Gambling is legal in New Zealand, but too much creates problems for players and their family members, with the possible repercussions of destroying careers and relationships. When you cannot control your betting activities, you become a problem gambler or an addict. Since these susceptible players cannot help themselves, the onus of creating responsible gambling policies and ensuring that service operators help their customers to wager safely is on the government.
Unfortunately, gambling harm is something that’s become a more common problem than many people might think. An even sadder reality is the fact that it’s an ever-growing concern across the globe.
But things are changing, and for the better! Various jurisdictions are acknowledging this problem and investing in the best possible channels – both to support those struggling with addiction as well as to help players prevent this pastime getting out of hand. So, where does New Zealand, its government and other regulatory bodies stand on this issue?
Senior Writer at NZCasinoClub.com, Robert Longthorpe explains that:
‘The good news is that earlier this summer the New Zealand government announced that it will be investing NZ$76.1m (£39m/€45.4m/USD$48m) in a bid to prevent and drastically reduce gambling addiction. While this is a good start, it is also operators’ responsibility to ensure player safety. This can be done by adding loss limit features or even automatically blocking a player’s activity when it’s flagged up as excessive.’
But are the efforts of the NZ government to promote responsible gambling adequate? Let’s see what the government does to prevent this type of addiction and assist players and their families.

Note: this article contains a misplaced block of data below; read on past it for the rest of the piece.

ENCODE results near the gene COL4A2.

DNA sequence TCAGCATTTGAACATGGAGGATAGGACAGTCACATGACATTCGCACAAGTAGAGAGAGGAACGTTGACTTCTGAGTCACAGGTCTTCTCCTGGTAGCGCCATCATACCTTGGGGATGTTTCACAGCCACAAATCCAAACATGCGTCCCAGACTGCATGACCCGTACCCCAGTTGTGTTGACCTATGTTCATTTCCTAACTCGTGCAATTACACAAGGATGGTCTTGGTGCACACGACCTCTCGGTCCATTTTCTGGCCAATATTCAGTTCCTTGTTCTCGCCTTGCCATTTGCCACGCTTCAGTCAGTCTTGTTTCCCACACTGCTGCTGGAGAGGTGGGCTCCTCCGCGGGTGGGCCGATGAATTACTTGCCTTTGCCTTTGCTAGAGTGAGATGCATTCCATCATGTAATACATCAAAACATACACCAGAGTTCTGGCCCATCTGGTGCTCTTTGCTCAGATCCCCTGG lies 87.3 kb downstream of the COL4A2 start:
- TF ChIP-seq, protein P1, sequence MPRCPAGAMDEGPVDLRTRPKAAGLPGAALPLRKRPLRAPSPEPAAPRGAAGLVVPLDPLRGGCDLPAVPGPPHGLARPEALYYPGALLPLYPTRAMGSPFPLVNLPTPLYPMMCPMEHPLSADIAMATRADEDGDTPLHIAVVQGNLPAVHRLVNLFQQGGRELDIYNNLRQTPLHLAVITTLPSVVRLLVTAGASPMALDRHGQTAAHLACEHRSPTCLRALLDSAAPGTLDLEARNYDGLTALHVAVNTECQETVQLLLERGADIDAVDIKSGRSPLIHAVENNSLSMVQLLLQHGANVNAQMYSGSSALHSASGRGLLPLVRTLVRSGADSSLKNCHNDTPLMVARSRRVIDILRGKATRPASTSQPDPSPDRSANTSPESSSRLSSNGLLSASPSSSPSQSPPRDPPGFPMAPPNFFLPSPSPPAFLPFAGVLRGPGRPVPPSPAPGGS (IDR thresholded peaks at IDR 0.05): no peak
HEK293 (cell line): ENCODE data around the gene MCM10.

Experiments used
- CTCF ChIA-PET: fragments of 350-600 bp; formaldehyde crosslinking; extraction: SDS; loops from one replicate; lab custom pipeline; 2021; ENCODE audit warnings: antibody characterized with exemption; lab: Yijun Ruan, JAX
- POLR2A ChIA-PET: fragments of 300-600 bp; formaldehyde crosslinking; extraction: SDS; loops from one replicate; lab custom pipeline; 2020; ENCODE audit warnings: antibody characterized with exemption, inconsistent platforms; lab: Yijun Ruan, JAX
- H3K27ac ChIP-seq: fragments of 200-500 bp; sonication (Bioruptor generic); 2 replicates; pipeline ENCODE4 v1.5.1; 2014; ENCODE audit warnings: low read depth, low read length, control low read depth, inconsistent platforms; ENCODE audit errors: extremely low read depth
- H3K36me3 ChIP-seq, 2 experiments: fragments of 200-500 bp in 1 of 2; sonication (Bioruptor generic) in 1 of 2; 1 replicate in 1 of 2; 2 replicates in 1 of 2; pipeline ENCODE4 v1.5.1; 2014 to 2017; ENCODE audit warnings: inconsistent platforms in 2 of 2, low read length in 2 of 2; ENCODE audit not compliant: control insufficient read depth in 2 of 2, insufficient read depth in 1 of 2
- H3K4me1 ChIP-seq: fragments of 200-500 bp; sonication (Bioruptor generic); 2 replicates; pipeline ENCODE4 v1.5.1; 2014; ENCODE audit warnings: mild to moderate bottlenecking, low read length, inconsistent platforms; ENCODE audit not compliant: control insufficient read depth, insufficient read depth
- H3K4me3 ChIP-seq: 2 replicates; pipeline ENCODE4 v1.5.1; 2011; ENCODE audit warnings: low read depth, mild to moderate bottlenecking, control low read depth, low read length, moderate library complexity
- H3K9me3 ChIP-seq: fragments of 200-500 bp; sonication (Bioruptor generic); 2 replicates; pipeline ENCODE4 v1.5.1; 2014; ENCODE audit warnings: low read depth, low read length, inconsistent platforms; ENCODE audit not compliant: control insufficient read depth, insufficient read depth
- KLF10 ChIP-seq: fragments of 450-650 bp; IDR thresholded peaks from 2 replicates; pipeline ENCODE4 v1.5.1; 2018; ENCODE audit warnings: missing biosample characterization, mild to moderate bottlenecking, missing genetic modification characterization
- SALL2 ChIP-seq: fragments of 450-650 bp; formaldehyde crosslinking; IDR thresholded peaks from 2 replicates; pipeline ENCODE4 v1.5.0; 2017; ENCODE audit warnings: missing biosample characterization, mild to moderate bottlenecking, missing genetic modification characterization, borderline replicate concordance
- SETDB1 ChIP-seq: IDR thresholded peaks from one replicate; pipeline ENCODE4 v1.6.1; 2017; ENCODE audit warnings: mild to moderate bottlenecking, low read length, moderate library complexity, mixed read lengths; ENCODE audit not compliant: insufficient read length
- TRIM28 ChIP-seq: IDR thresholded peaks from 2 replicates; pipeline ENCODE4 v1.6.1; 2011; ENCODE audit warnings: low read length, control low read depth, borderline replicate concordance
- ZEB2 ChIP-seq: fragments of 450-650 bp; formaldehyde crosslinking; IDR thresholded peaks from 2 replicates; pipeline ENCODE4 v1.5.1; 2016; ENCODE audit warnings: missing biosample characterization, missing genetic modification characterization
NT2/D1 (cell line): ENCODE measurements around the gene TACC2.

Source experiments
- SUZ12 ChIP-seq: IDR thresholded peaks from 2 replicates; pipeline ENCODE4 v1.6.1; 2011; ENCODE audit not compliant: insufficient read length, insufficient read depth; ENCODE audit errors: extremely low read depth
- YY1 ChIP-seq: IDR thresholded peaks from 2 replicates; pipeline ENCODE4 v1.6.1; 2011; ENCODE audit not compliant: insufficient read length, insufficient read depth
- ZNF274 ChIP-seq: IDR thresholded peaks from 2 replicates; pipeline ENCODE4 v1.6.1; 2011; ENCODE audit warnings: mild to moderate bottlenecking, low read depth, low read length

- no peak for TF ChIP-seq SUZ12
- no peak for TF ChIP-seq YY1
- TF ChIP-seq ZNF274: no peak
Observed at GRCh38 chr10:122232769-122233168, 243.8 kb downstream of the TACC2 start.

NZ to Spend $76 Million on New Initiative
Despite the NZ government’s efforts to prevent problem gambling, the problem is fast rising in New Zealand. Recently, the government decided to invest $76 million in an initiative titled “Strategy to Prevent and Minimize Gambling Harm.” The plan is to launch educational campaigns and reach out to social groups most vulnerable to gambling-related harm.
But is this amount is enough and will the initiative have a big enough impact? Gambling opponents are always pushing for the government to do more. As of now, this is what New Zealand is doing to combat the problem.
Measures to Promote Responsible Gambling in NZ
The website of the Department of Internal Affairs has a section dedicated to problem gambling, which tells you how NZ promotes responsible gambling.
Measures to Curb Problem Gambling
The Kiwi government amended the Gambling Act in 2003 in March 2015 to include the following measures:
- Remove ATMs from betting venues.
- Impose maximum bets and prize limits for gambling machines.
- Display ‘reality check’ messages with information about the length of the playing session, the amount spent on the game, and the amounts lost and won every 30 minutes of uninterrupted play.
- Impose restrictions on advertising jackpots.
- Make it mandatory to provide problem gambling awareness training for employees of gambling venues.
- Make it mandatory for operators to provide essential information to players.
- Give employees of gambling venues the power to exclude patrons.
Problem Gambling Taxes for Operators
Operators of gaming machines in clubs and pubs, casinos, The NZ Racing Board, and The NZ Lotteries Commission have to pay problem gambling taxes from their profits. The Ministry of Health implements measures to prevent and treat this phenomenon and funds and coordinates relevant services.
Problem Gambling Support in New Zealand
When gambling stops being fun, you can request self-exclusion from the betting venue. This feature can be applied when making a request for exclusion from land-based casinos and online sites permanently or for a temporary period.
New Zealand also offers Multi Venue Exclusion (MVE), permitting vulnerable players to self-exclude from several casinos without having to visit each one.
How to Help Problem Gamblers in NZ
You can help at-risk players by guiding them to non-profit support organizations, such as the following:
- Problem Gambling Foundation of New Zealand – 0800-664-262
- 24/7 Gambling Helpline Services – Call 0800-654-655 or text 8006
- Tui Ora Taranaki – 06-759-4064
- Addiction Advice and Assessment Services Limited – Nelson – 03-548-2230 or 021-0226-0819
- Problem Gambling Foundation Christchurch – 0800-664-262